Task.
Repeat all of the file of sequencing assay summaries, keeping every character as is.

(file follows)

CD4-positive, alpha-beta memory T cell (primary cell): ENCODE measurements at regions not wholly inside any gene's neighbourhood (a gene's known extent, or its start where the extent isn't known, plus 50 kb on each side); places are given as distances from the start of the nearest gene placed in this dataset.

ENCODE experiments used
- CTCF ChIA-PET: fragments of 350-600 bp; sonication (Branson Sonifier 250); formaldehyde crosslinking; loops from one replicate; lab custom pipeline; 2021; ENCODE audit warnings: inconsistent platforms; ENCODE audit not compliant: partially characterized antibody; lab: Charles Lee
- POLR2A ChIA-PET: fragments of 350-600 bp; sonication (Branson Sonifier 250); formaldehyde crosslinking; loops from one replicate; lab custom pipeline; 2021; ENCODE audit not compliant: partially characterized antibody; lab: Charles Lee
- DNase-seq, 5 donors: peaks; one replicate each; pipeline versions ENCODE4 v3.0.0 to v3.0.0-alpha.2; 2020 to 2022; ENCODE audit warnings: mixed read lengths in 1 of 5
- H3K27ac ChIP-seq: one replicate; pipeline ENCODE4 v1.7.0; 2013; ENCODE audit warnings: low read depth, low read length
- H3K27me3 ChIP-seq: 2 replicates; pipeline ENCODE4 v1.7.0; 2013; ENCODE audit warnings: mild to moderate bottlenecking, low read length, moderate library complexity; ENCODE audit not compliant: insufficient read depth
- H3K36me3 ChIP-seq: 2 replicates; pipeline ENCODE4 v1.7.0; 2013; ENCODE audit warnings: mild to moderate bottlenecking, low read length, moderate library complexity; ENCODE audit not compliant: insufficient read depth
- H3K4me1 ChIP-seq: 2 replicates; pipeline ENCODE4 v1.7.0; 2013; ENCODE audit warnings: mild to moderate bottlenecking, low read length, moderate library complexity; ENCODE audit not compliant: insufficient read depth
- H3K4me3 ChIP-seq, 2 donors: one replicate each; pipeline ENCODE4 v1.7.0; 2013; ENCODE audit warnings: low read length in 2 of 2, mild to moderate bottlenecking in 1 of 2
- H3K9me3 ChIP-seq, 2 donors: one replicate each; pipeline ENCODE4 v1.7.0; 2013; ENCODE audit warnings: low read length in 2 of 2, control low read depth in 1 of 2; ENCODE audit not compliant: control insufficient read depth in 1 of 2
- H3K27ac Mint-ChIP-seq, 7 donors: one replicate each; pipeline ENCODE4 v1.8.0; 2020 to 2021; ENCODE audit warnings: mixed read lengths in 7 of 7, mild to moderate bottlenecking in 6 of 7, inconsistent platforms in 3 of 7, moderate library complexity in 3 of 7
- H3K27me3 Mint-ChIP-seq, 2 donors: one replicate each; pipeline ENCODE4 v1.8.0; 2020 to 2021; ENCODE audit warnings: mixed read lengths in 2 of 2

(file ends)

CD4-positive, alpha-beta memory T cell (primary cell): ENCODE measurements at regions not wholly inside any gene's neighbourhood (a gene's known extent, or its start where the extent isn't known, plus 50 kb on each side); places are given as distances from the start of the nearest gene placed in this dataset.

ENCODE experiments used
- CTCF ChIA-PET: fragments of 350-600 bp; sonication (Branson Sonifier 250); formaldehyde crosslinking; loops from one replicate; lab custom pipeline; 2021; ENCODE audit warnings: inconsistent platforms; ENCODE audit not compliant: partially characterized antibody; lab: Charles Lee
- POLR2A ChIA-PET: fragments of 350-600 bp; sonication (Branson Sonifier 250); formaldehyde crosslinking; loops from one replicate; lab custom pipeline; 2021; ENCODE audit not compliant: partially characterized antibody; lab: Charles Lee
- DNase-seq, 5 donors: peaks; one replicate each; pipeline versions ENCODE4 v3.0.0 to v3.0.0-alpha.2; 2020 to 2022; ENCODE audit warnings: mixed read lengths in 1 of 5
- H3K27ac ChIP-seq: one replicate; pipeline ENCODE4 v1.7.0; 2013; ENCODE audit warnings: low read depth, low read length
- H3K27me3 ChIP-seq: 2 replicates; pipeline ENCODE4 v1.7.0; 2013; ENCODE audit warnings: mild to moderate bottlenecking, low read length, moderate library complexity; ENCODE audit not compliant: insufficient read depth
- H3K36me3 ChIP-seq: 2 replicates; pipeline ENCODE4 v1.7.0; 2013; ENCODE audit warnings: mild to moderate bottlenecking, low read length, moderate library complexity; ENCODE audit not compliant: insufficient read depth
- H3K4me1 ChIP-seq: 2 replicates; pipeline ENCODE4 v1.7.0; 2013; ENCODE audit warnings: mild to moderate bottlenecking, low read length, moderate library complexity; ENCODE audit not compliant: insufficient read depth
- H3K4me3 ChIP-seq, 2 donors: one replicate each; pipeline ENCODE4 v1.7.0; 2013; ENCODE audit warnings: low read length in 2 of 2, mild to moderate bottlenecking in 1 of 2
- H3K9me3 ChIP-seq, 2 donors: one replicate each; pipeline ENCODE4 v1.7.0; 2013; ENCODE audit warnings: low read length in 2 of 2, control low read depth in 1 of 2; ENCODE audit not compliant: control insufficient read depth in 1 of 2
- H3K27ac Mint-ChIP-seq, 7 donors: one replicate each; pipeline ENCODE4 v1.8.0; 2020 to 2021; ENCODE audit warnings: mixed read lengths in 7 of 7, mild to moderate bottlenecking in 6 of 7, inconsistent platforms in 3 of 7, moderate library complexity in 3 of 7
- H3K27me3 Mint-ChIP-seq, 2 donors: one replicate each; pipeline ENCODE4 v1.8.0; 2020 to 2021; ENCODE audit warnings: mixed read lengths in 2 of 2